by Richard Miller
The trouble with modern coffins is they're too well built and too damn tight. How can any self-respecting former world leader be expected to turn in their grave properly when they're packed like a sardine inside an indestructible case? John F. Kennedy tried to give the coffin lid a kick but the cushioning, though loosened with time, was still too snug to get any kind of a back swing for his leg. Besides, the last time he tried that, when he'd heard that bastard Nixon had got himself elected, his foot was so decomposed it fell off. He could do nothing but lay there fussing and fuming with anger seeping into his vacant eyes. Cremation would have been better. Gandhi was right, the smart ass, he can twist and turn any which way he likes as the living continue their reckless journey into oblivion. But not John, no, he'd been shackled by the rules and traditions of the Land of the Free and the Home of the Brave to an eternity inside a matchbox dressed in a suit he hated. How many times had he clenched his decaying fists in rage and shouted "The blue one! The blue one!! I wanted the blue one!!! I look like shit in this thing!" And now, good God now, when this latest election should have transformed him into a flashing blue turbine he was stuffed and stuck, a brown stiff unable to roll onto his side never mind have a twirl in his eternal resting place. He was, to say the least, not very happy.
Certainly there had been frustrations in life. Take Castro for instance. The Bay of Pigs was never his idea. He was all for getting along. Communist? Capitalist? He didn't care. There were some decent night clubs in Havana and a trip there would have offered a welcome break from the boring social stiffs he had to suffer at Hyannis Port. He'd asked Hoover to get Fidel's telephone number so he could give him a call, maybe get invited down to Cuba, have a few beers, smoke some decent cigars, catch a ball game or two—fat chance! The real powers that be decreed there would be no deviation from their regimented truth and when the missiles arrived those same suits had him bound up tighter than his coffin did now. There was no choice but to bring the world to the brink of nuclear war. Far too much had been invested in The Red Scare to change tack over Cuba or anything else for that matter. What wasn't controlled by the Pentagon was controlled by Wall Street and what wasn't controlled by Wall Street was controlled by Madison Avenue.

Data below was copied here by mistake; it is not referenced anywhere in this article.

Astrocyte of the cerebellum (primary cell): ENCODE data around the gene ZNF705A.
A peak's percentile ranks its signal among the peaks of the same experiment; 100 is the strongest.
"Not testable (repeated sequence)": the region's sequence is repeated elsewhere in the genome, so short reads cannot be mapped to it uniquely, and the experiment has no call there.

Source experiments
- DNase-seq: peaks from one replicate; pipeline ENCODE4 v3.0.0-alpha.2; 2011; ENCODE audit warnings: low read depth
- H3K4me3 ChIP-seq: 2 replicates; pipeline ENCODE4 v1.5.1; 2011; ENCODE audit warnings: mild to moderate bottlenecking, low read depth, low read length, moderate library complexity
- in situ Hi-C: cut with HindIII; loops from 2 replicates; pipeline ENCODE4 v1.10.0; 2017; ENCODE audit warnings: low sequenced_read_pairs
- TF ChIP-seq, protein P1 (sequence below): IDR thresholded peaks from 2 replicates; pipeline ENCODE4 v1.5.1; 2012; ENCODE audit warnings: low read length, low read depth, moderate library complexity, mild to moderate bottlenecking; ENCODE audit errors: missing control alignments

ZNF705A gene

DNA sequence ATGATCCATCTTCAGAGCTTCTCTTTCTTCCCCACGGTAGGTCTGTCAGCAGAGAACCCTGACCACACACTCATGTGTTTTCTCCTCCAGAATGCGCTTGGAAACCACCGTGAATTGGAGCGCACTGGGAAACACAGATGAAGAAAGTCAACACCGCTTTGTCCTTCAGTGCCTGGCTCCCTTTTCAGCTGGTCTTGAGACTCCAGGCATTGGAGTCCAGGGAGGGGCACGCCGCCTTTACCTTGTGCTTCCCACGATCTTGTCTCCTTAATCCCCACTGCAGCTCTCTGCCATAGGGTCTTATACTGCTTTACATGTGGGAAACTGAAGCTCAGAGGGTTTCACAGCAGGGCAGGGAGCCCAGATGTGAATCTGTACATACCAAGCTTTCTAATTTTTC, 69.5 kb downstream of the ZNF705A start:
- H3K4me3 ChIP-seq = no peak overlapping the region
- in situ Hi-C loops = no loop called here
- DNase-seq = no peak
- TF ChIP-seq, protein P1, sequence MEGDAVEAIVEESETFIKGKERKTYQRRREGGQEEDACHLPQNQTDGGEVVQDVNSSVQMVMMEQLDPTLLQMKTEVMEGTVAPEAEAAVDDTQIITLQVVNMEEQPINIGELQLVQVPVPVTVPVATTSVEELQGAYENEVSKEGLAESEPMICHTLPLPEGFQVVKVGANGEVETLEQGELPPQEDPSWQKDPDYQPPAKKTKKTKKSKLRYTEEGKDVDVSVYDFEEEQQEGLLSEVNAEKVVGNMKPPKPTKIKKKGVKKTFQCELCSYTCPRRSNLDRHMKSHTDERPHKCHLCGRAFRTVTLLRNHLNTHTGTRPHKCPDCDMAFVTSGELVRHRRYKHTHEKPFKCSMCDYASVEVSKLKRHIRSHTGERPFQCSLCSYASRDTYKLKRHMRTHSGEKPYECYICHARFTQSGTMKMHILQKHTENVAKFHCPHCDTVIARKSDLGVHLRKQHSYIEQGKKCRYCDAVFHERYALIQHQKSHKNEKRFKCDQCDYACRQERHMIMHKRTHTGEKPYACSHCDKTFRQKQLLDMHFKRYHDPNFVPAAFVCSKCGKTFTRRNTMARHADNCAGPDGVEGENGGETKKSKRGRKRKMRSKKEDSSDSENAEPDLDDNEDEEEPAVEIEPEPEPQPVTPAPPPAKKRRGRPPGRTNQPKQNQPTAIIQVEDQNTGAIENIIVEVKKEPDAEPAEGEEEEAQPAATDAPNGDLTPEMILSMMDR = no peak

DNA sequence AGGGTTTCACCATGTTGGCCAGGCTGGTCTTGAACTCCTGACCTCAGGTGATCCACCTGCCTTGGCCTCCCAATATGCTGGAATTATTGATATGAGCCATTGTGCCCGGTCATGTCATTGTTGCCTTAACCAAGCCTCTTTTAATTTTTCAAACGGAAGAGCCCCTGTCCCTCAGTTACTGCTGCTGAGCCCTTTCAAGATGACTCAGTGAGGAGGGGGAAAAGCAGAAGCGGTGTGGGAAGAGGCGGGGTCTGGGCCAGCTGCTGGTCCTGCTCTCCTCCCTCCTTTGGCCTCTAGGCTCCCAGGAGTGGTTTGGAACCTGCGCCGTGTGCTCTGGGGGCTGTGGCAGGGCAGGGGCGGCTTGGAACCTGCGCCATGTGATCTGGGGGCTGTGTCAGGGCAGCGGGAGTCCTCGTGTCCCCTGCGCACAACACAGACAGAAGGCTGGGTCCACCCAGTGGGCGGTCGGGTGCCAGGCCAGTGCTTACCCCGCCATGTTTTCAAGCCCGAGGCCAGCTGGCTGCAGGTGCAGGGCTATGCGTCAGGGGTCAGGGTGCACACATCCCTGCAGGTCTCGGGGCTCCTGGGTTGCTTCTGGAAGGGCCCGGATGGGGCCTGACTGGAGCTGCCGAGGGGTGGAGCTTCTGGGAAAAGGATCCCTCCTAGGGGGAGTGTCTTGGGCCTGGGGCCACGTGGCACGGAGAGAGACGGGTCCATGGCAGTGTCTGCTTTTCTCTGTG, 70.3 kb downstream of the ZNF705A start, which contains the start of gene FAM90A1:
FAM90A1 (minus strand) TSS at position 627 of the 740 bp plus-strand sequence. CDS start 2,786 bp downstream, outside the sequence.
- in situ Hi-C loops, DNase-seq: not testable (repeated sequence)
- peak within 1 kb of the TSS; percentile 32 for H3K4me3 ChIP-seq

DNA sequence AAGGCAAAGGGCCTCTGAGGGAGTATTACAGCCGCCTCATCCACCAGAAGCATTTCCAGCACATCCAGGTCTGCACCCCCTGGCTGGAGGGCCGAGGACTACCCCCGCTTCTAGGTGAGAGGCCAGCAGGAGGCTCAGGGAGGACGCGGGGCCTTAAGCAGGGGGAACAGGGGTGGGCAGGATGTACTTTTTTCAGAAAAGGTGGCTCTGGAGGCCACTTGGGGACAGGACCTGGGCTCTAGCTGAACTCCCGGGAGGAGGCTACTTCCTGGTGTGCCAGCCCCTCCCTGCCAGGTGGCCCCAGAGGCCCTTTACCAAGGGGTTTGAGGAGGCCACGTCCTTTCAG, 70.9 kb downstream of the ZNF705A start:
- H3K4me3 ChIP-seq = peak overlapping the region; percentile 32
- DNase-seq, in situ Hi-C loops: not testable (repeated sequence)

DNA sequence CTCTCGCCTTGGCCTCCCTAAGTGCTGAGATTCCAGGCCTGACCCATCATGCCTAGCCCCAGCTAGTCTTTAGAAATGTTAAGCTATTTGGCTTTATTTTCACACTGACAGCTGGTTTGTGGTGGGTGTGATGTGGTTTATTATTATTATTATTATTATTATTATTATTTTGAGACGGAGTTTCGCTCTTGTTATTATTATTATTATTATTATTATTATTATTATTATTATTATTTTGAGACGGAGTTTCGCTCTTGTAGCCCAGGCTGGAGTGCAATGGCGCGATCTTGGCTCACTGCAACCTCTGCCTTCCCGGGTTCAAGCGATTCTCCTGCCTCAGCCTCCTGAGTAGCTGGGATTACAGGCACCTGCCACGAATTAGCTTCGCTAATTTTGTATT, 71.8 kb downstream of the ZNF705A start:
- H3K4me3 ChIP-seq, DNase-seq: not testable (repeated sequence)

Life was bad but death was worse. He had no choice but to lie there, his face locked upwards, and watch as those same powers inexorably ground the spirit of freedom into dust. Whenever he got bored watching tourists pass by the eternal flame which—to be honest, was quite often—he'd shake his head at the destruction of the American intellect. Lying on his back he could do nothing but watch helplessly as the increasing crush of inanities first from television, then the tabloid media and finally the internet crippled the attention span and drained the intelligence out of the land he'd loved. If he'd had a cork he'd have blown it when reality television hit the screens. Once that started the tourists and eternal flame became interesting by comparison. And now—you couldn't make this up—a reality TV star had been elected President of the United States. The Democrats, HIS DEMOCRATS, had managed to pick a candidate and a design a strategy that lost to a political amateur—an illiterate political amateur—in a blue suit! It was enough to send him rolling in his grave. If only he could.
Created: December 1, 2016
Born in the United States, and still subject to the long arm of the I.R.S., Richard Miller moved to Britain many years ago. There he delved deeply into the culture of public life, by that he means life in a pub, and rugby. Moving to Belgium in 1996 he, eventually, established himself as a statistical programmer in the Pharmaceutical industry. More recently however he has begun the transformation into a semi-retired, neophyte writer and songwriter. While there is a book simmering on a back plate somewhere, his current focus is towards short stories, articles, and songs designed to build up his writing chops while learning about the trade. Each Friday he posts a short poem on his website designed to start the weekend on a positive note, and maybe a smile, which, most of the time, shouldn’t be taken too seriously.